What if you could write a book that made a lot of money but it could not be revealed that you wrote the book?
What if you could change the world or make a difference in the lives of others with the publishing of your book, but no one could find out that you wrote it?
What if you could write a book that sells well but is often negatively reviewed and criticized by others?
What if you could write a book that is raved about by the media, consumers, and fellow writers but sells only a few thousand copies?
What if you could write a book that sells well, gets great reviews, and creates legions of fans – but you never write another book again?
What If you write the greatest book but it gets published only after you die?
What if your book wins awards, is adapted into a movie, and is critically acclaimed, but you find out it inspired someone to kill another or himself?
Maybe some of these questions don’t really pose choices, for who can control such circumstances or predict such outcomes, but it makes you wonder about the role you play in society and what you hope to accomplish or get out of writing books.
For many, writing is therapeutic, an addiction that is rewarding in its own right. For others, nothing short of fame and riches will satiate them. Millions of people are trying to write a book, and to create something that will have impact and a long-lasting following.
Writers enjoy playing with words, revealing experiences, sharing ideas, and arranging sentences in a way that’s never been done in the history of publishing. Writing is soulful and nourishing. It feeds the ego and the wallet. It impacts the writer and reader and makes both want to improve upon the words on a piece of paper or screen.
The only choice writers need to make is how committed they shall be to their craft. Writers need to write often and then some. Issues regarding fame, media, money or influence will naturally and logically be settled as a result of what the public says or feels after reading your words.
But if I had to choose, I choose writing over living, words over action, ideas and fantasy over reality. I’d gladly die tomorrow if I know I have completed a masterpiece. But there’s so much to write about, so much to say, that I’d want to live a thousand lives just to have a chance at stringing together the correctly sequenced chain of 60,000 words to create the best book of all time.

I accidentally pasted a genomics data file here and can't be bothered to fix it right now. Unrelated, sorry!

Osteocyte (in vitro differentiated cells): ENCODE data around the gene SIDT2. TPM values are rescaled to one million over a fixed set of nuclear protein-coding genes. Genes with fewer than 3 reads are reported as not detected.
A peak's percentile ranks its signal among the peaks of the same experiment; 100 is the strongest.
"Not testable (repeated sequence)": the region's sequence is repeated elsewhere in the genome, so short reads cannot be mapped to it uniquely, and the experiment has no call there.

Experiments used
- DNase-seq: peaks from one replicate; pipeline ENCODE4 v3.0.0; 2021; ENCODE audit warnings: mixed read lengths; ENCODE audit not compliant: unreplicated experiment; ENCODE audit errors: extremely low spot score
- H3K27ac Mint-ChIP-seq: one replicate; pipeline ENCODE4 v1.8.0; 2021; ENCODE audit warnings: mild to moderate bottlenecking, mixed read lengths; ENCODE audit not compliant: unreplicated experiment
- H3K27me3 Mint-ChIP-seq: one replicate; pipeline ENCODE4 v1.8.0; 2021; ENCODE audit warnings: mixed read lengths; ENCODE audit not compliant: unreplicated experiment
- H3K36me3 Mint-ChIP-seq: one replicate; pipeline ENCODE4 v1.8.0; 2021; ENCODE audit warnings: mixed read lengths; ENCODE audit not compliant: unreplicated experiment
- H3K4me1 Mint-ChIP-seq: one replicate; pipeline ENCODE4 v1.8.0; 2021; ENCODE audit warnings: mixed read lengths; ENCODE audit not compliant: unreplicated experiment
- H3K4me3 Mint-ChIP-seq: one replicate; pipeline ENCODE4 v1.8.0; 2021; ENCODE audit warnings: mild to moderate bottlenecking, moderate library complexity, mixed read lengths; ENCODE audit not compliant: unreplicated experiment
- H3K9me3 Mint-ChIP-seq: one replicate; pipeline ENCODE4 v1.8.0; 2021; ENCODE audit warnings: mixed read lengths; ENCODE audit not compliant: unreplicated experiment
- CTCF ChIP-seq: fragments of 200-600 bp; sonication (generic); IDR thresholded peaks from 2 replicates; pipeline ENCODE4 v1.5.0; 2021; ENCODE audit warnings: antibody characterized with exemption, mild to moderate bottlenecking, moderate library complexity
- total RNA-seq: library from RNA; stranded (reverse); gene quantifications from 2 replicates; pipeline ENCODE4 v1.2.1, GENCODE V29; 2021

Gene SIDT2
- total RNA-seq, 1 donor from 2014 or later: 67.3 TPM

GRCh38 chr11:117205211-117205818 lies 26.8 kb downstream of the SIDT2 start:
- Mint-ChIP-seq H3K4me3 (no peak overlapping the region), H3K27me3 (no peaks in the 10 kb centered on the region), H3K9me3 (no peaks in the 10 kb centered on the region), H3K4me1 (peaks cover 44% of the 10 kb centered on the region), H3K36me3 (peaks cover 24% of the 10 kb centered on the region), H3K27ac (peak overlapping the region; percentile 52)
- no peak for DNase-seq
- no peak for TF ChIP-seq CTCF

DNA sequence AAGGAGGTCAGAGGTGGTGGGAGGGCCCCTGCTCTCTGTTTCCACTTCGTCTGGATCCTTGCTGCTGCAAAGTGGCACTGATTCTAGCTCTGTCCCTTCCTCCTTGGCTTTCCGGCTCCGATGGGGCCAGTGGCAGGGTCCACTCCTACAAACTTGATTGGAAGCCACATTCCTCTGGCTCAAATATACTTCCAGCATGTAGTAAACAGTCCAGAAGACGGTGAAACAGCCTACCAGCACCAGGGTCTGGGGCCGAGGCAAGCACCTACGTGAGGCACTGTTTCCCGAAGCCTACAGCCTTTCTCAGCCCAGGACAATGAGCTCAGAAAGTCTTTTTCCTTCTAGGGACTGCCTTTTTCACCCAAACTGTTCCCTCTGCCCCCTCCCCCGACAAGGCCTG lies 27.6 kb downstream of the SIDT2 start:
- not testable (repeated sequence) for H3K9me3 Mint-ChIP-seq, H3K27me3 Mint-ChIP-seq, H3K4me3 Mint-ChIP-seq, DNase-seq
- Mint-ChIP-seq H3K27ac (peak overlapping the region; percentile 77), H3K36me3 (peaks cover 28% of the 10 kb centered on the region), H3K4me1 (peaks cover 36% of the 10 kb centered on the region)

I choose to write because writing’s chosen me. I can’t see myself doing anything but that. I live through my words and the impact they have on others.
What do you choose?
Interview With Author Griselda Gifford
What type of books do you write? Mainly children's books for age eleven plus, although I have written adult short stories for magazines.
What is your newest book about? The Cuckoo's Daughter is an historical story set in 1799 - for young teens, based on a true story of an elopement - Louisa has been fostered, always wanted to know her real parents - meets a handsome officer, Godfrey Macdonald - they fall in love but Louisa's foster-father refuses permission to marry - Louisa is sent off to a strict boarding-school - she and Godfrey elope to marry at Gretna - Louisa now knows her parents were the Duke of Gloucester and his mistress - neither of whom had ever been to see her.
What inspired you to write it? It's a true story - and I am descended from Godfrey and Louisa - I felt she was treated badly in many ways but I have made her a feisty girl who will try to adapt to her new life. (Later, Godfrey inherits a castle in Skye as well as a house in Yorkshire.) I've obviously embroidered the story to make it interesting and romantic for girls of twelve plus.
What is the writing process like for you? I enjoy writing - once I have a good idea - sometimes it's hard to begin! We have a lively Springer Spaniel to exercise - I love painting and seeing friends - so I need some discipline!
What did you do before you became an author? I was a secretary in various London offices including a literary agency, a publisher, a grumpy Solicitor and the Foreign Office.
How does it feel to be a published author? It's great to see my stories in print and I love visiting schools. I went to a lovely Hindu school in N. London before Christmas, for instance - talking about my books and selling quite a lot.
Any advice for struggling writers? Keep writing and don't get discouraged. Read plenty of the genre for which you want to write - join a writing class or group. I've run many Adult Ed. writing groups and find people benefit from them.
Where do you see book publishing heading? Sorry - no idea. I don't really know where publishing will go - but I do feel that everyone, especially children, needs books to stimulate imagination - and to inform - and just to enjoy! I guess more ebooks and apps etc. but I do think and hope that people will still want to hold a 'real' book, children especially.
For more information, please see: www.Griselda.co.uk
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Brian Feinblum’s views, opinions, and ideas expressed in this blog are his alone and not that of his employer, the nation’s largest book promoter. You can follow him on Twitter @theprexpert and email him at firstname.lastname@example.org. He feels more important when discussed in the third-person. This is copyrighted by BookMarketingBuzzBlog © 2013
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